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It’s clipping., bitch!

clipping. is an experimental hip-hop trio consisting of rapper Daveed Diggs (Hamilton, the Getback) and producers William Hutson (Tattered Syntax, Rale) and Jonathan Snipes (Captain Ahab). The group's industrial/noise-based signature sound revolves around exploring the tropes and themes found in Hip-Hop in pretty much every way imaginable. For one, their instruments have ranged from standard fare (DAWs, samplers, drum machines) to out of the ordinary (tubular bells, a giant modular synthesizer, household objects) to just plain bizarre (test equipment, no-input feedback, chunks of metal, highly specialized electronics).

Contrary to popular belief, their abrasive style is not explicitly formed as a rejection of the mainstream. In fact, they based it around the traits they found endemic to the greats of the genre. As a result, they dislike mashup genre labels such as "noise rap" and "industrial rap", self-identifying as solely a rap group.

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Their techniques tend to incorporate trademark themes by way of screwball experimentation. This carries on to Daveed's writings—he may subvert tropes, he may avert tropes, he may even downplay or exaggerate them, but he hardly ever plays them dead straight.

The group started in 2009 when old college friends Hutson and Snipes began remixing acapellas from mainstream songs with the noise and power electronics-influenced beats they would create together for their amusement. In 2010, Hutson’s childhood friend Diggs joined and began writing his own raps for the group. The trio later independently released their mixtape Midcity in early 2013, receiving major acclaim with no promotion or backing. clipping. subsequently signed to record label Sub Pop.

Their sci-fi concept album Splendor and Misery was nominated for a Hugo Award in 2017 in the "Best Dramatic Presentation (Short Form)" category, the first time the Hugos have recognized a music album since 1971. In 2018, their single "The Deep" was also nominated for a Hugo.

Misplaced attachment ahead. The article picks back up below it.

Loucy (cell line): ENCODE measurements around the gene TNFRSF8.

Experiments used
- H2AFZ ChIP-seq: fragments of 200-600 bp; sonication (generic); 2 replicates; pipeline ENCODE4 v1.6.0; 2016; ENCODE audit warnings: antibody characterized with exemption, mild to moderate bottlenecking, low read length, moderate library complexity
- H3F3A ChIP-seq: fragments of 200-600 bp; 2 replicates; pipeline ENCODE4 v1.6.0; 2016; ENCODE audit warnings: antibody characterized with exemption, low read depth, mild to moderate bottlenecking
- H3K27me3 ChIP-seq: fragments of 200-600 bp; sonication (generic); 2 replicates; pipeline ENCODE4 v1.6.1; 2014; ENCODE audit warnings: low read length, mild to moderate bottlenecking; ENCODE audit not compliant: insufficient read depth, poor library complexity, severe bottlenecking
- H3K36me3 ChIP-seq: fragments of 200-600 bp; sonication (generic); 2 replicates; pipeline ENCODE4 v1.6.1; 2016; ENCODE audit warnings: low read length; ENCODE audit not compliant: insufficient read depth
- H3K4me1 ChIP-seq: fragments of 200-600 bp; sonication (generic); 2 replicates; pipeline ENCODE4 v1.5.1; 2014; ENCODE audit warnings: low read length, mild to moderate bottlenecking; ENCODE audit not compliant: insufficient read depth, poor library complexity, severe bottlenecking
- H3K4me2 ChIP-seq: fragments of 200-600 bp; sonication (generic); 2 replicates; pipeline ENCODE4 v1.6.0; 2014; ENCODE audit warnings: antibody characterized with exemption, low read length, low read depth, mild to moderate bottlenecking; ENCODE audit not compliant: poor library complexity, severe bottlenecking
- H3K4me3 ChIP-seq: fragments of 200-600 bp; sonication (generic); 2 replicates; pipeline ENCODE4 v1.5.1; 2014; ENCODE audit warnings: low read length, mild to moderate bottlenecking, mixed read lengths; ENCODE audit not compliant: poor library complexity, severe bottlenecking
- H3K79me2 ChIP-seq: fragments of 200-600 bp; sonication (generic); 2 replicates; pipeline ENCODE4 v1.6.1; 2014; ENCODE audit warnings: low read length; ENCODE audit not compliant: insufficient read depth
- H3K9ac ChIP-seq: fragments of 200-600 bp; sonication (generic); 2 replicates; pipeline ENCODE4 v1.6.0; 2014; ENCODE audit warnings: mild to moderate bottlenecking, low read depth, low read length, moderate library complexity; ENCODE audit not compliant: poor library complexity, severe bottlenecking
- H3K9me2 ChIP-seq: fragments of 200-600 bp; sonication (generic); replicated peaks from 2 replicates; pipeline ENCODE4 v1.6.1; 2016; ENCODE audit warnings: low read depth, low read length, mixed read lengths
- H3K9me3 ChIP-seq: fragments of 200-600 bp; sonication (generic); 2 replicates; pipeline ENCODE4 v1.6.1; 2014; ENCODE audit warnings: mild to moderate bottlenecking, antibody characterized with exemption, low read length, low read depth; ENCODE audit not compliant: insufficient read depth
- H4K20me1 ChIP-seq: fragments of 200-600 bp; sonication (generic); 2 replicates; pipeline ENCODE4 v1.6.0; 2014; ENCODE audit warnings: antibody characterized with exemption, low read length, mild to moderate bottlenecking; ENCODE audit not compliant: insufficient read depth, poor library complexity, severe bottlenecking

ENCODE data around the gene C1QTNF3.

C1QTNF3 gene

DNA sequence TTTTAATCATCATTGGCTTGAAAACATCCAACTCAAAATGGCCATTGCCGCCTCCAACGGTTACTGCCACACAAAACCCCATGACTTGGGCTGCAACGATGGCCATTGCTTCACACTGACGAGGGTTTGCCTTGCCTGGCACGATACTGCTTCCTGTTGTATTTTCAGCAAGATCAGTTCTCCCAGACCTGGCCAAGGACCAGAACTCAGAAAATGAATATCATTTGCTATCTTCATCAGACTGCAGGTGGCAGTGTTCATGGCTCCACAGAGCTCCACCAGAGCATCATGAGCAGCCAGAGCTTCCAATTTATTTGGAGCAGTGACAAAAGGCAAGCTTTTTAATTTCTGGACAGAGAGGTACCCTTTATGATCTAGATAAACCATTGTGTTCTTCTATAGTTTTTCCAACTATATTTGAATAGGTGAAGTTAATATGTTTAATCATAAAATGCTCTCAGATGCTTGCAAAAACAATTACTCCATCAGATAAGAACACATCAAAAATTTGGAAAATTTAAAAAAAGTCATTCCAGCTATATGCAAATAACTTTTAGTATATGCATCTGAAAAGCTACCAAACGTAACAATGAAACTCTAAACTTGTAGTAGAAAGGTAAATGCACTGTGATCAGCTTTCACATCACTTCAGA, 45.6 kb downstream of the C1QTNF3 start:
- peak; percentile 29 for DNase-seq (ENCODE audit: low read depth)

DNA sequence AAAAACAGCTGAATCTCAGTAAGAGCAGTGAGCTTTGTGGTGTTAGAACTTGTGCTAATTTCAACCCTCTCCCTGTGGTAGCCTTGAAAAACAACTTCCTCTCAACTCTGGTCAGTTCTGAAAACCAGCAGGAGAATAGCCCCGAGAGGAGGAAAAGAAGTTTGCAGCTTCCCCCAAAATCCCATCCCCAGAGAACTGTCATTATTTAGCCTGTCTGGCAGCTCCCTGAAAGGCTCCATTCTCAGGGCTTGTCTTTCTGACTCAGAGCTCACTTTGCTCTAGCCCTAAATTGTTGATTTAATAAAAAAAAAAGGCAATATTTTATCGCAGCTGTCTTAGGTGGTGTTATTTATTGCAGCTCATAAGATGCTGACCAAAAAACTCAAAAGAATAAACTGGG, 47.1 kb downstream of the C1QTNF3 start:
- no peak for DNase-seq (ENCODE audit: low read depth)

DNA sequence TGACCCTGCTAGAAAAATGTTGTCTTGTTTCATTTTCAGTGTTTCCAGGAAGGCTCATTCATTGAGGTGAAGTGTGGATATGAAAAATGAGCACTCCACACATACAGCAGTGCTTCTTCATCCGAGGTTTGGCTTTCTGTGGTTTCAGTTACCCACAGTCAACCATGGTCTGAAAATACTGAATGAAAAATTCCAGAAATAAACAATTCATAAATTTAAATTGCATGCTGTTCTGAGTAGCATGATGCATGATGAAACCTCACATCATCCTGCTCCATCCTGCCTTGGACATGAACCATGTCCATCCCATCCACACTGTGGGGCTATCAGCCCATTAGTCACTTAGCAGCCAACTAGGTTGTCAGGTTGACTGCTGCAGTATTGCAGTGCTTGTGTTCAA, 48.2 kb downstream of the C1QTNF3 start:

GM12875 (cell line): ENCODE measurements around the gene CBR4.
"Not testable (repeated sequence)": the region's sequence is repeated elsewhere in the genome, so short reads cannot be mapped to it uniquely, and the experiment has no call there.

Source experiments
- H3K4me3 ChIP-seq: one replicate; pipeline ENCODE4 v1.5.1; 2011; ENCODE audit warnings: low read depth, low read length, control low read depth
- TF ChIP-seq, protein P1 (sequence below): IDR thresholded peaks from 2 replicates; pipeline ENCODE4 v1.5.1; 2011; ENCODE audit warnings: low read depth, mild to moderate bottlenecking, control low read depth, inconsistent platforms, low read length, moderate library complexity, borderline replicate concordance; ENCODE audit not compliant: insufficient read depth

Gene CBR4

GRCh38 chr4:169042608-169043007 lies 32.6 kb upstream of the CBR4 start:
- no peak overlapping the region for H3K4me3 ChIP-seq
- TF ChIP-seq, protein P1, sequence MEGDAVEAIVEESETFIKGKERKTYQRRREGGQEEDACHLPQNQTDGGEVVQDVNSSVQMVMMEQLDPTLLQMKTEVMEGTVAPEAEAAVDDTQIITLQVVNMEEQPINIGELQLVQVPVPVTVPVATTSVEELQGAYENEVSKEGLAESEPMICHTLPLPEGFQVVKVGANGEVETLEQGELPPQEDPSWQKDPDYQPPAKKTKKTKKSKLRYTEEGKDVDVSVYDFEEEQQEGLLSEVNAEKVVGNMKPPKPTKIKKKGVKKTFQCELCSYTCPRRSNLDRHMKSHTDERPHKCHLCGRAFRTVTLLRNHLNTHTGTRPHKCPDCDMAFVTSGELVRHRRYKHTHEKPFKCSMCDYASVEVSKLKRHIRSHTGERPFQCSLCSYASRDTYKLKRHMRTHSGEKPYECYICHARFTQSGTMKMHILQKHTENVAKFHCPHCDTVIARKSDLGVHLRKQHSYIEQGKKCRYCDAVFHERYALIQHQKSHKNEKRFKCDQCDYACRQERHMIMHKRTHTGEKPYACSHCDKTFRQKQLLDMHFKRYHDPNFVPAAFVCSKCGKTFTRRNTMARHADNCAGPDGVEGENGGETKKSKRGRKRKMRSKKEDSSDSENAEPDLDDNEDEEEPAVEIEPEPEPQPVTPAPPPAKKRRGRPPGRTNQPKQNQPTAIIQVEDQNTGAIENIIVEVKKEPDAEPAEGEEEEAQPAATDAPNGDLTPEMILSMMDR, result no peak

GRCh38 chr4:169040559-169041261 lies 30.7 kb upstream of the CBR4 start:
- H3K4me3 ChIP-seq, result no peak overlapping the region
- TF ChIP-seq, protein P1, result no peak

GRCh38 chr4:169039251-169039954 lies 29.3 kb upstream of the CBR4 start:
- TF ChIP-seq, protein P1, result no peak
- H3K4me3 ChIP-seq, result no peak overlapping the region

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discography.

  • dba118 (EP; 2012)
    • Facenote  (2018)
  • midcity (mixtape; 2013)
    • midcity acapellas (2016)
  • CLPPNG (album; 2014)
    • CLPPNG acapellas (2016)
    • DREAM REMXnote  (2016)
    • REMXNG (remix album; 2016)
  • Wriggle (EP; 2016)
  • Splendor & Misery (album; 2016)

tropes.

  • Album Title Drop: In "A Better Place": "He's missing something pretty/ he's missing where the air tastes gritty/ he's missing the splendor and misery/ of bodies, of cities, of being missed."
  • Alliterative Name: Daveed Diggs.
  • all lowercase letters: How their name is typically stylized (with a mandatory period at the end) alongside midcity and its track titles.
  • And Now For Something Completely Different:
    • On Splendor & Misery:
      • While the gospel and slave song influences are omnipresent in the album, "Story 5" is a straight-out gospel song in an album of industrial noise.
      • "A Better Place" is much more upbeat than the rest of the album, carrying a hopeful tone and a organ-driven beat that is different from the usual ambience and harsh beats of the album.
    • CLPPNG caps off with a John Cage piece for tape, which the band contracted to a third party. In lieu of magnetic tape, clipping. supplied all of their session audio up to that point.
    • midcity's outro is a piece in the style of Steve Reich's early tape compositions.
  • Anything Can Be Music: Being a noise group, clipping. are the epitome of this trope, having used sounds such as heavy distortion, tearing paper, a handful of screws in a wooden box, and a cassette box opening and closing.
    • In the song “Get Up”, the music is almost entirely comprised of a lone alarm clock, which is then harmonized during the chorus with other pitch-shifted alarm clocks and backed with a synthesized bass.
    • “Shooter” features a beat comprised of the sounds of 14 different firearms.